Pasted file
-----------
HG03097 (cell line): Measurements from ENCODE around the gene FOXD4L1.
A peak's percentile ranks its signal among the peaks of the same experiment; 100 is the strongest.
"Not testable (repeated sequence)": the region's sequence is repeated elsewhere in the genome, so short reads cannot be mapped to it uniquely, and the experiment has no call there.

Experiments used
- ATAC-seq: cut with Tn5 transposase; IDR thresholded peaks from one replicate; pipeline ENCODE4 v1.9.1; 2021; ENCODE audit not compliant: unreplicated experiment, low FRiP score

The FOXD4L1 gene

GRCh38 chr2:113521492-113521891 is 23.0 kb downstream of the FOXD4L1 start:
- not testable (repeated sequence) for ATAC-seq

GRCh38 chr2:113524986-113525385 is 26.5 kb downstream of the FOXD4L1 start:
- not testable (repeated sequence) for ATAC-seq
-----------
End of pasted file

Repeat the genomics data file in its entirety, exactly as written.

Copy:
HG03097 (cell line): Measurements from ENCODE around the gene FOXD4L1.
A peak's percentile ranks its signal among the peaks of the same experiment; 100 is the strongest.
"Not testable (repeated sequence)": the region's sequence is repeated elsewhere in the genome, so short reads cannot be mapped to it uniquely, and the experiment has no call there.

Experiments used
- ATAC-seq: cut with Tn5 transposase; IDR thresholded peaks from one replicate; pipeline ENCODE4 v1.9.1; 2021; ENCODE audit not compliant: unreplicated experiment, low FRiP score

The FOXD4L1 gene

GRCh38 chr2:113521492-113521891 is 23.0 kb downstream of the FOXD4L1 start:
- not testable (repeated sequence) for ATAC-seq

GRCh38 chr2:113524986-113525385 is 26.5 kb downstream of the FOXD4L1 start:
- not testable (repeated sequence) for ATAC-seq